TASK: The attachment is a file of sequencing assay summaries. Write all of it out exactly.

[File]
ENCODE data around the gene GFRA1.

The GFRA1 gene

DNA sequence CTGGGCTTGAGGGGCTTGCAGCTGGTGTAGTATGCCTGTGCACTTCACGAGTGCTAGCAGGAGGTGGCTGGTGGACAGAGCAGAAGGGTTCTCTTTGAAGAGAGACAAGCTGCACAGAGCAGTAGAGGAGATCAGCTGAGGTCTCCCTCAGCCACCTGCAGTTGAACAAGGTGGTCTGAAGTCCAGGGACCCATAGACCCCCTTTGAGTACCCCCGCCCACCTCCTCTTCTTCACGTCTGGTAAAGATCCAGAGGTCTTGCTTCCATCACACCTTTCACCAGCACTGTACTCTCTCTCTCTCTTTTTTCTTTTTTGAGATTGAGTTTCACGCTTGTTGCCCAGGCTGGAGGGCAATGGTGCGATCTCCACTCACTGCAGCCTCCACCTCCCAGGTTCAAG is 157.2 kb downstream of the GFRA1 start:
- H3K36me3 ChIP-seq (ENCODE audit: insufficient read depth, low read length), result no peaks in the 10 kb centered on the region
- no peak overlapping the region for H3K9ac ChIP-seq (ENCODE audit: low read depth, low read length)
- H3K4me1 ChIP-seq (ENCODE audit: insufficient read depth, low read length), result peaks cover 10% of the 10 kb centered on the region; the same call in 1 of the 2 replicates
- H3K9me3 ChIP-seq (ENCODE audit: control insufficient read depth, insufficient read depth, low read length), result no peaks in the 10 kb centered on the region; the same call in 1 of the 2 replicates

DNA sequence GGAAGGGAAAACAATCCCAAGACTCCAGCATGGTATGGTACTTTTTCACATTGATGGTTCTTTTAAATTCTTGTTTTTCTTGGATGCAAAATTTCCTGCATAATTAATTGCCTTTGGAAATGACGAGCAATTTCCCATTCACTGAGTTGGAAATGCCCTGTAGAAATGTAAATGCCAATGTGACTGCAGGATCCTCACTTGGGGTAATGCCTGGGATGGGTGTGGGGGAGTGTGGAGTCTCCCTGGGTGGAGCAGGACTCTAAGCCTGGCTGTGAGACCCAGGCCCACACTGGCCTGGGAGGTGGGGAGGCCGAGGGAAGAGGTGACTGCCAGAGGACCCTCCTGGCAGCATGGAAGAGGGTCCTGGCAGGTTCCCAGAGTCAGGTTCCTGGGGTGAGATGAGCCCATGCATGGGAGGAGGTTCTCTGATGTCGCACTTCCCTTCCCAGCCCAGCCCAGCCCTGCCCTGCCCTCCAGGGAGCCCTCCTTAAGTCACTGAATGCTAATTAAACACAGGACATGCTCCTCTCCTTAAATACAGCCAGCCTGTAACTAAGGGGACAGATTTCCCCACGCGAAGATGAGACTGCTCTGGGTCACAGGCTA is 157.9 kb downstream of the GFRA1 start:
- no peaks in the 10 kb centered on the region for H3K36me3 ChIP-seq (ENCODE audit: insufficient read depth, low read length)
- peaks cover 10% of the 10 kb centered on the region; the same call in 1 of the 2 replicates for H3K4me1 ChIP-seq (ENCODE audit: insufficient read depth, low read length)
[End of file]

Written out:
ENCODE data around the gene GFRA1.

The GFRA1 gene

DNA sequence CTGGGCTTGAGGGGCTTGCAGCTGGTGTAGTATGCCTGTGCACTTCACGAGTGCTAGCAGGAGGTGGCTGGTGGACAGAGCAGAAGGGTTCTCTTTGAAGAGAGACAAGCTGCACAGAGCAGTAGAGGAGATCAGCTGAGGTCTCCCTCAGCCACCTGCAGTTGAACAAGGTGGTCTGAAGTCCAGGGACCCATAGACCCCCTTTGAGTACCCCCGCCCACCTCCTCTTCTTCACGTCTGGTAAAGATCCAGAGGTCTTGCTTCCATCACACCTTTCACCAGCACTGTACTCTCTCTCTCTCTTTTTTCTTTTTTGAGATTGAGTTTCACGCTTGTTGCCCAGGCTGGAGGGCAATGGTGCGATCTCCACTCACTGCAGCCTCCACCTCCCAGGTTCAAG is 157.2 kb downstream of the GFRA1 start:
- H3K36me3 ChIP-seq (ENCODE audit: insufficient read depth, low read length), result no peaks in the 10 kb centered on the region
- no peak overlapping the region for H3K9ac ChIP-seq (ENCODE audit: low read depth, low read length)
- H3K4me1 ChIP-seq (ENCODE audit: insufficient read depth, low read length), result peaks cover 10% of the 10 kb centered on the region; the same call in 1 of the 2 replicates
- H3K9me3 ChIP-seq (ENCODE audit: control insufficient read depth, insufficient read depth, low read length), result no peaks in the 10 kb centered on the region; the same call in 1 of the 2 replicates

DNA sequence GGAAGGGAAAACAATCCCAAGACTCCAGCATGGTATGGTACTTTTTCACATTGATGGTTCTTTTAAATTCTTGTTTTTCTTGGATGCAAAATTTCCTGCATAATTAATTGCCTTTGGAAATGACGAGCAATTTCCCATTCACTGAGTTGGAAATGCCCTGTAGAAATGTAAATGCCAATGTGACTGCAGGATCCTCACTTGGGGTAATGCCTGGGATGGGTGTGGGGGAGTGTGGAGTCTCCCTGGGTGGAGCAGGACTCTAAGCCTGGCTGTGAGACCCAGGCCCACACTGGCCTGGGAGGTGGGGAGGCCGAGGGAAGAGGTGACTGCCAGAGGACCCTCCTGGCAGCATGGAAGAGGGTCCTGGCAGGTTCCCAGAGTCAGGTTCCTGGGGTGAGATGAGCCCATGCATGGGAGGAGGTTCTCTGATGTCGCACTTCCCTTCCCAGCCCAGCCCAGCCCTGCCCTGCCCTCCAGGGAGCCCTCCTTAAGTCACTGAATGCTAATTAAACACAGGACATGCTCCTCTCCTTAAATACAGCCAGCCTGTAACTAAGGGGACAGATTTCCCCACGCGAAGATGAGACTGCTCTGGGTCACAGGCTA is 157.9 kb downstream of the GFRA1 start:
- no peaks in the 10 kb centered on the region for H3K36me3 ChIP-seq (ENCODE audit: insufficient read depth, low read length)
- peaks cover 10% of the 10 kb centered on the region; the same call in 1 of the 2 replicates for H3K4me1 ChIP-seq (ENCODE audit: insufficient read depth, low read length)